CNN – July 1997


Outrigger racing creates quite a splash …

… from the South Seas to the Big Apple

NEW YORK (CNN) — They came, they rowed, and — perhaps — they conquered.

Teams of six in outrigger canoes, paddling a daunting course. Not along the shorelines of Bali or Oahu or Pago Pago, but around lower Manhattan.

Under Lady Liberty’s astonished gaze, and with historic Ellis Island as a backdrop, New York held its first-ever international outrigger canoe race this weekend.

Teams from Maine to Florida took part in the contest. Of course, New York was represented, too. No matter that the local team initially had a hard time finding enough paddlers. Organizers scoured local gyms and found athletes willing to give the sport a whirl.

Outrigging is nothing new, of course. It dates back some 2,000 years, originating in the islands that dot the southern, western and central Pacific Ocean.

The sport involves six-person teams paddling in perfect unison. The first person in the canoe sets the pace, and the other team members match his or her strokes.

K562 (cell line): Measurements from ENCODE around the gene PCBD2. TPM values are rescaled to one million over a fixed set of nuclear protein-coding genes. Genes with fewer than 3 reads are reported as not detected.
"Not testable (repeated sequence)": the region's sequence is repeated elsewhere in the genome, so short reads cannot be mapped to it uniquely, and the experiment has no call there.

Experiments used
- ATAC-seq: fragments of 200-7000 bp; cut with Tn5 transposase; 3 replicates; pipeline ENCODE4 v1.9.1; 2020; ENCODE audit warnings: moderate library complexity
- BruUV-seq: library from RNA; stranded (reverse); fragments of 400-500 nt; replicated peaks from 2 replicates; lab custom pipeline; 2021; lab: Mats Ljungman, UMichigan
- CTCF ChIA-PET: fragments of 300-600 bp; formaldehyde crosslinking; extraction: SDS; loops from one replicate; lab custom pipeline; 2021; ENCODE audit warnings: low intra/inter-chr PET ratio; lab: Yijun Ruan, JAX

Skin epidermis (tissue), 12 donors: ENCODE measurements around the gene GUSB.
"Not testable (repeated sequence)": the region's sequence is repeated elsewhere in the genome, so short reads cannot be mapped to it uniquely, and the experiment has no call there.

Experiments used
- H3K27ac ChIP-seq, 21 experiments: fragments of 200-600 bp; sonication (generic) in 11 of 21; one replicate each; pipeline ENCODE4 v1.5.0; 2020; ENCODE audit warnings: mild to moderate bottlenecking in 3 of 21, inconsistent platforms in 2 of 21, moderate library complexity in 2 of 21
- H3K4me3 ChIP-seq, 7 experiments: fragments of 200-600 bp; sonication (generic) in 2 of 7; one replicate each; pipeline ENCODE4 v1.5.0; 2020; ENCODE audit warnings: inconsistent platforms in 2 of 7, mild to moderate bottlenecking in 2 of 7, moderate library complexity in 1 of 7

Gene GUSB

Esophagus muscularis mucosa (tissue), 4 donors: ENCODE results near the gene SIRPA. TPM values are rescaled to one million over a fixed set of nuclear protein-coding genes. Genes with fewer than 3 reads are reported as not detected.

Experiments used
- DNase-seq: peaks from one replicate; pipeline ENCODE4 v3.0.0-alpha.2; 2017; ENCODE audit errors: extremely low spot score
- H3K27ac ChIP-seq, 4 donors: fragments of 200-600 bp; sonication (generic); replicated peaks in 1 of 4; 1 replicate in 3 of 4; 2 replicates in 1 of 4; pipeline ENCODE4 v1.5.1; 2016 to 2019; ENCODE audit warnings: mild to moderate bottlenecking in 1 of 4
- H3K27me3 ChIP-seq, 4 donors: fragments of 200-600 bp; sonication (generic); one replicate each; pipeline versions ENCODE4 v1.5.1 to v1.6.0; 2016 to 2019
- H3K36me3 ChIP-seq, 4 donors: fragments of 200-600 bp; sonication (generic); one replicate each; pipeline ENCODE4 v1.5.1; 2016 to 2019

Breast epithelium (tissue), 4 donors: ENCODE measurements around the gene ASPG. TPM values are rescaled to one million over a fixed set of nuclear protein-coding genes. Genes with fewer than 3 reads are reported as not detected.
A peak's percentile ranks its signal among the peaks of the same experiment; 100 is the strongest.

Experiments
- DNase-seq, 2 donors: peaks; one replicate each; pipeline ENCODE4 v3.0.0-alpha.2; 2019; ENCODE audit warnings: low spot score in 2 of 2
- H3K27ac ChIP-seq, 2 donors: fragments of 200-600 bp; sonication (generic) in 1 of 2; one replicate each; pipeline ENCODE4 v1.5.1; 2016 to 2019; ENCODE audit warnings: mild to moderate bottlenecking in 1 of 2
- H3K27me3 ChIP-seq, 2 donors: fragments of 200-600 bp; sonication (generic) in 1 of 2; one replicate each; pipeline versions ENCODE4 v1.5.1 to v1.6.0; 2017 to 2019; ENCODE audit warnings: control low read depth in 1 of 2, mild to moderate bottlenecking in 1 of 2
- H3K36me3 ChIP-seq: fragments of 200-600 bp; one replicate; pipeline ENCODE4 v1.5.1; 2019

The canoe itself measures 45 feet (13.6 meters), and is made of wood or — in this high-tech age — Fiberglas. Its narrow 18-inch (46-centimeter) hull is stabilized by an outrigger, also called an ama.

Outrigging enthusiasts say that while the sport is technically not very difficult, it builds up a great sense of participation. As in kayaking and other canoeing activities, each team member literally pulls his or her own weight.

What sets outrigging apart, say enthusiasts, is that it takes place in the sea — and the unpredictability of the waves gives the sport that extra thrill.

In recent years, outrigging has been increasingly popular in Australia, Hawaii and even the west coast of the United States.

Now outrigging advocates hope the International Olympic Committee takes notice. They want their sport to become the next Olympic water event, perhaps in time for the 2000 Summer Games in Sydney.

CNN’s Cynthia Tornquist contributed to this report.

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